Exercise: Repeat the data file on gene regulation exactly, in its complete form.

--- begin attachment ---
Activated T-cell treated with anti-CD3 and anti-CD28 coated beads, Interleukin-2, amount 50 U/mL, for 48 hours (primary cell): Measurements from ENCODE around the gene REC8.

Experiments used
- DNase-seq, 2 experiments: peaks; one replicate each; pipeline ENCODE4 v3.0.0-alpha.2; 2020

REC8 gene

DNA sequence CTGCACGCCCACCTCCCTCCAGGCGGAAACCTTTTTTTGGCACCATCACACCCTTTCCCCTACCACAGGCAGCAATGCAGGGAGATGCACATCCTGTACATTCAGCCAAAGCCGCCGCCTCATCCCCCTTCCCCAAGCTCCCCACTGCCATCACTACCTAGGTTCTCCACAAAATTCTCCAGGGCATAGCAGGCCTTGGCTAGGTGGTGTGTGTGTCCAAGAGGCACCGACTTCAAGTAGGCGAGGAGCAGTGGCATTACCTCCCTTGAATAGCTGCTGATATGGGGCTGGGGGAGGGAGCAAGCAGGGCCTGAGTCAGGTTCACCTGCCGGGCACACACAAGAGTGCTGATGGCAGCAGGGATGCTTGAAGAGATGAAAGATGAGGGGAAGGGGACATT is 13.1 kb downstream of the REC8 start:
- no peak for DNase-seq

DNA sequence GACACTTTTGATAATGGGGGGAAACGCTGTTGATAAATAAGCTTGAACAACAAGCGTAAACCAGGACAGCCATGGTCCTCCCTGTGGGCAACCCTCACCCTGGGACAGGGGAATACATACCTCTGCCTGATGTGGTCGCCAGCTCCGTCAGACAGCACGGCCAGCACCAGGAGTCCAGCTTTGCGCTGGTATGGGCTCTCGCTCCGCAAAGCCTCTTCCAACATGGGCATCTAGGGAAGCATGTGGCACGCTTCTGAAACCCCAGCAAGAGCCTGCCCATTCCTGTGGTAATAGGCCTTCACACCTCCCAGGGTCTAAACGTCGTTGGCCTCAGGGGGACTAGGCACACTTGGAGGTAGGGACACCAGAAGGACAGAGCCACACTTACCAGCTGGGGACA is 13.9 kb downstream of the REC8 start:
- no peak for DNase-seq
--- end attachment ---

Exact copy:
Activated T-cell treated with anti-CD3 and anti-CD28 coated beads, Interleukin-2, amount 50 U/mL, for 48 hours (primary cell): Measurements from ENCODE around the gene REC8.

Experiments used
- DNase-seq, 2 experiments: peaks; one replicate each; pipeline ENCODE4 v3.0.0-alpha.2; 2020

REC8 gene

DNA sequence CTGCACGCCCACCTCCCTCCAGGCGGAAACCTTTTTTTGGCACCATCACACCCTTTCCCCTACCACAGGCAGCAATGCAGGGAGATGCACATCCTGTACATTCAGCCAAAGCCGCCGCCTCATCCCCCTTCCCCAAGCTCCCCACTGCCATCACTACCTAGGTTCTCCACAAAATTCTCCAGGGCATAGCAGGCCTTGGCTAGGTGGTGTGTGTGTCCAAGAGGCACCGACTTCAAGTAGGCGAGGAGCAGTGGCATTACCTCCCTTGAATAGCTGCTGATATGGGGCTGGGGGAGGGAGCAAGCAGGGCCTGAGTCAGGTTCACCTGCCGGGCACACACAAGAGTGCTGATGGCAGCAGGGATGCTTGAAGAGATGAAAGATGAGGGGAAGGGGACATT is 13.1 kb downstream of the REC8 start:
- no peak for DNase-seq

DNA sequence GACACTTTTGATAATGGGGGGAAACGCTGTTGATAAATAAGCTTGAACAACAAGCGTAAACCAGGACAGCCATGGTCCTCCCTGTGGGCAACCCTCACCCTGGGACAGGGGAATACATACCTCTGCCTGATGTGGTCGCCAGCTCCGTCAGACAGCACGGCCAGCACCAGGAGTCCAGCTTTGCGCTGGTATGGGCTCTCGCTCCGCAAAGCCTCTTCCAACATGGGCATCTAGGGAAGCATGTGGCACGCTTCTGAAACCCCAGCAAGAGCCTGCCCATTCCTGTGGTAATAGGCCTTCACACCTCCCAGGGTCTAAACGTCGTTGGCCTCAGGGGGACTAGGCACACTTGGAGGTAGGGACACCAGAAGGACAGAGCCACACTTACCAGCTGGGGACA is 13.9 kb downstream of the REC8 start:
- no peak for DNase-seq